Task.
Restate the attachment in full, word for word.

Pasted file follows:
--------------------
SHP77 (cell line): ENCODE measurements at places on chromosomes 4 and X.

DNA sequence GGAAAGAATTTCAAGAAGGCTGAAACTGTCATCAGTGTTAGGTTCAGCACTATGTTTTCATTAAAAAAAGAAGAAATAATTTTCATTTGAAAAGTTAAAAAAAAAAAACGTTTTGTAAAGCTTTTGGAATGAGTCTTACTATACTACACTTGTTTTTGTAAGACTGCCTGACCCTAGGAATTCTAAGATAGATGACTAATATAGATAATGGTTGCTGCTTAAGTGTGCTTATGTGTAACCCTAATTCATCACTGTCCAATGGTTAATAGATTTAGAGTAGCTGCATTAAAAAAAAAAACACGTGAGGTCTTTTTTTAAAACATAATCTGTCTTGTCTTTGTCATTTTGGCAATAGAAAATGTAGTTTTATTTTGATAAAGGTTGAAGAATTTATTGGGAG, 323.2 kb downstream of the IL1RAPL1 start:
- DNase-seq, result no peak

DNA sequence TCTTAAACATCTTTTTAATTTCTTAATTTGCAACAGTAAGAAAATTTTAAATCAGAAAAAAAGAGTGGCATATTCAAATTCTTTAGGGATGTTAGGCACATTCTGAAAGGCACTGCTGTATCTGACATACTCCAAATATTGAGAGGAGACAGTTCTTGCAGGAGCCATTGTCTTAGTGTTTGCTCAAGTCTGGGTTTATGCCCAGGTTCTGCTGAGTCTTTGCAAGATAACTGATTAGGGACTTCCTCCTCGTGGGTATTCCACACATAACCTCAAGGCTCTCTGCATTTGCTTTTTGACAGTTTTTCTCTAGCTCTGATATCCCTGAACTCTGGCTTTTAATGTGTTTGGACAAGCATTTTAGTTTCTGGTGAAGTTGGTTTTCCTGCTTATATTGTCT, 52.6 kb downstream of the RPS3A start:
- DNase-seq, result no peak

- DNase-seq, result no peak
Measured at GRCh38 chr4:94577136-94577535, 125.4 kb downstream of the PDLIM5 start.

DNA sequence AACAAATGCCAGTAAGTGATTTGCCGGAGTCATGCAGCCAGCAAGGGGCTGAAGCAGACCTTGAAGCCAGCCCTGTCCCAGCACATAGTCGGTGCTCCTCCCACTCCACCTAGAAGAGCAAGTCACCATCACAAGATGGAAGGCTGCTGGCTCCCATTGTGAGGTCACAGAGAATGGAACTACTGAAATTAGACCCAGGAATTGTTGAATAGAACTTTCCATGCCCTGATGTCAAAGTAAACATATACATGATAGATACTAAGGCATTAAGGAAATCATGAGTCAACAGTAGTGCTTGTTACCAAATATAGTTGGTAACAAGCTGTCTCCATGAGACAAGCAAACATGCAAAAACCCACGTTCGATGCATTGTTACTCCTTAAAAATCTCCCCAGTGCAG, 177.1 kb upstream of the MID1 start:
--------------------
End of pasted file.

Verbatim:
SHP77 (cell line): ENCODE measurements at places on chromosomes 4 and X.

DNA sequence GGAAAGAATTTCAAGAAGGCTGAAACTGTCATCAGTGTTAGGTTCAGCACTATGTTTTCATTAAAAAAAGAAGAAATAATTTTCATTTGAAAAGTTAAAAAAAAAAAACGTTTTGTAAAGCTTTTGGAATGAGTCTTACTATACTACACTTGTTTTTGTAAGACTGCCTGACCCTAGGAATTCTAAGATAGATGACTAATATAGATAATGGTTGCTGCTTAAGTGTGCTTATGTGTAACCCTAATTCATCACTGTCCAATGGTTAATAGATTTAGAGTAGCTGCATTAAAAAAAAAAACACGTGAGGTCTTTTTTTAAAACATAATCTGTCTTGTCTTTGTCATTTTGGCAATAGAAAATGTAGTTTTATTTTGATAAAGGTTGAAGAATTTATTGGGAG, 323.2 kb downstream of the IL1RAPL1 start:
- DNase-seq, result no peak

DNA sequence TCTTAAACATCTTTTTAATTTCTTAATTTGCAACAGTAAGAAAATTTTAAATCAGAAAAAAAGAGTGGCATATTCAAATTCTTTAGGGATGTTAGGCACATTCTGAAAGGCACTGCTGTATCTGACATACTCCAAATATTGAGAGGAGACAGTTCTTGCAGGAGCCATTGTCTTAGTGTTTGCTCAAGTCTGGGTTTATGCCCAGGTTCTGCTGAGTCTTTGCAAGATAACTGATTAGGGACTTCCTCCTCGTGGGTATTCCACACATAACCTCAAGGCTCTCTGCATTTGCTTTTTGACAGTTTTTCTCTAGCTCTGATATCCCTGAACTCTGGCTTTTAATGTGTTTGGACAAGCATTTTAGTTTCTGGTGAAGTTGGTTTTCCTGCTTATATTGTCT, 52.6 kb downstream of the RPS3A start:
- DNase-seq, result no peak

- DNase-seq, result no peak
Measured at GRCh38 chr4:94577136-94577535, 125.4 kb downstream of the PDLIM5 start.

DNA sequence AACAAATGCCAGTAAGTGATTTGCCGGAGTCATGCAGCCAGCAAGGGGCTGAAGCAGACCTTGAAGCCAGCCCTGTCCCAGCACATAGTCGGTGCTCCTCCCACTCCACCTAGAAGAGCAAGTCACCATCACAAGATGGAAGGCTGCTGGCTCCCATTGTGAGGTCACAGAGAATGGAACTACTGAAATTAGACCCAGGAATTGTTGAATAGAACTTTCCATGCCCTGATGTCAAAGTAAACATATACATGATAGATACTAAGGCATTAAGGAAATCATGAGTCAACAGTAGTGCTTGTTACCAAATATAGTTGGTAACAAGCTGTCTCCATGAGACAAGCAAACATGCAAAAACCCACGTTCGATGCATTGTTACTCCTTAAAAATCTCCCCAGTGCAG, 177.1 kb upstream of the MID1 start: